Originally Posted by holmburgers
“Photography is a complex and fluid medium, and its many factors are not applied in simple sequence. Rather, the process may be likened to the art of the juggler in keeping many balls in the air at one time!”
Ansel Adams, from the introduction to The Negative - The New Ansel Adams Photography Series / Book 2
Good idea. I was also thinking about doing something with ground glass or tracing paper and drawing what I see; crude but would at least help me visualize it.
I'll see about doing something over the weekend.
So you want the lens to translate during the exposure, not swing as in, e.g., a Kodak Panorama camera or a Widelux or in the aerial cameras I pointed out to you.
Originally Posted by holmburgers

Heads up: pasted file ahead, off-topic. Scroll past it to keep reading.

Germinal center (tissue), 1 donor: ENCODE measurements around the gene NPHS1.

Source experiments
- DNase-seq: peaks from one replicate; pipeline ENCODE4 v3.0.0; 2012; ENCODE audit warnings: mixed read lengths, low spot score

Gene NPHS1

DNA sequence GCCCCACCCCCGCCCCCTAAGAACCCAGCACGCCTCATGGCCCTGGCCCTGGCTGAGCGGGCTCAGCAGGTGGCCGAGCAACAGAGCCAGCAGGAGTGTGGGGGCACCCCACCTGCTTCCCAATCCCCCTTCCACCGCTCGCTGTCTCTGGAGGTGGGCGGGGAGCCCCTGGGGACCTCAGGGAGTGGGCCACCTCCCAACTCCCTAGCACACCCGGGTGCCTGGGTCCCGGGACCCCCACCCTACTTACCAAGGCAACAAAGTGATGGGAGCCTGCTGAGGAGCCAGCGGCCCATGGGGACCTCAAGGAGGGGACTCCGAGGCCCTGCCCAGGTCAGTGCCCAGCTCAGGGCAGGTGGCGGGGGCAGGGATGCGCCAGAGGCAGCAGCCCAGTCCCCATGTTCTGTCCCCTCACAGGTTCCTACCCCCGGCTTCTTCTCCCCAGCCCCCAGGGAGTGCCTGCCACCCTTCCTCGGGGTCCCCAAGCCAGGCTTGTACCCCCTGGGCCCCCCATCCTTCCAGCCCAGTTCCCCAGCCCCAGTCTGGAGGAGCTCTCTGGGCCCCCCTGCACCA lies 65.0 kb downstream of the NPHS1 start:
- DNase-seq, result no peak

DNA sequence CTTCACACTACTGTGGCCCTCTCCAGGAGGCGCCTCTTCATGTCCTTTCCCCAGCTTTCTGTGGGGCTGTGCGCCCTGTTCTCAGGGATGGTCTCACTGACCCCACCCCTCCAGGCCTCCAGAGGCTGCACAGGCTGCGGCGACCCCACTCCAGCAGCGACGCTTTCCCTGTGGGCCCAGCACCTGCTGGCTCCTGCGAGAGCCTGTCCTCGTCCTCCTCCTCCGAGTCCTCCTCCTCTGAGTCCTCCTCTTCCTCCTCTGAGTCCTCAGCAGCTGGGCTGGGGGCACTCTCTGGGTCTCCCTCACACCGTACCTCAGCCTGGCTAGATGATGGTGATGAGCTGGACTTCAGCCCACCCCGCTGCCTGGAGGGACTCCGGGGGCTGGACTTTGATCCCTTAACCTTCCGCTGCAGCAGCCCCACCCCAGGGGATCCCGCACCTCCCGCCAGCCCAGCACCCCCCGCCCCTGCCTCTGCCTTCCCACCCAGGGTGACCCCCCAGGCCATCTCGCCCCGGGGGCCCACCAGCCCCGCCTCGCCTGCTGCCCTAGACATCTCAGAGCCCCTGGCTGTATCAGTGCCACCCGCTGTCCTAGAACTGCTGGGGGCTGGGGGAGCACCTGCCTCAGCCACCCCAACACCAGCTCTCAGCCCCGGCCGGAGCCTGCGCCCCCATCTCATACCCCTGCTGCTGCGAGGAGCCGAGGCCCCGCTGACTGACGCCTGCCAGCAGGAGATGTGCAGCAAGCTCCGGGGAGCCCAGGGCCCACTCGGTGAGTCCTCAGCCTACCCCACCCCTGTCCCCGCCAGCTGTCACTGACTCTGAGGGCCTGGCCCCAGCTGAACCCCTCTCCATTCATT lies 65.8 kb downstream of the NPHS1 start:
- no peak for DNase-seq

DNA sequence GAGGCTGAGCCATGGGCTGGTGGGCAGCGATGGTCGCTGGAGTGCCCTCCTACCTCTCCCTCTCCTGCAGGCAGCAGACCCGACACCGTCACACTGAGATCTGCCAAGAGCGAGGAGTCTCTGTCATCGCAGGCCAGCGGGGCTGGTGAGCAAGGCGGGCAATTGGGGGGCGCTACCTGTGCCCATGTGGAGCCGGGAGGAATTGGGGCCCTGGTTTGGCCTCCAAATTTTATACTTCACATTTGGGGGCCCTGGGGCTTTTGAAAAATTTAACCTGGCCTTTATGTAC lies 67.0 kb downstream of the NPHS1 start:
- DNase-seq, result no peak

I don't get the point of it, but that's just more proof that I'm not imaginative.
Why don't you simulate the effect by setting a camera down first at one end of a yardstick on top of a tripod, then at the other, and taking an exposure from each position with the camera pointing straight ahead. Nice simple feasible proof-of-concept prototype. If the two shots or narrow sections of them give you the effect -- with the middle missing -- you want, wonderful. If not, reconsider what you're trying to accomplish.
When you think of the mechanics, an electrically-driven translating lensboard shouldn't be too hard to make. But, as I've already said, I can't grasp why you want to do it.
I want to make it because I like to keep on the tradition of photographic invention. What if George Lawrence had never decided to make a camera that could be flown by a kite? We wouldn't have this picture...
What if F.E. Ives never invented the Kromskop? We might not have color film!
What if Edwin Land never invented a film that could develop into a print instantly! We might not have digital cameras!
.... (i'll stop my work immediately)
Ok, sorry, got carried away.
But seriously, why not make something if you've got an idea and you think the result could be worth the effort to achieve it?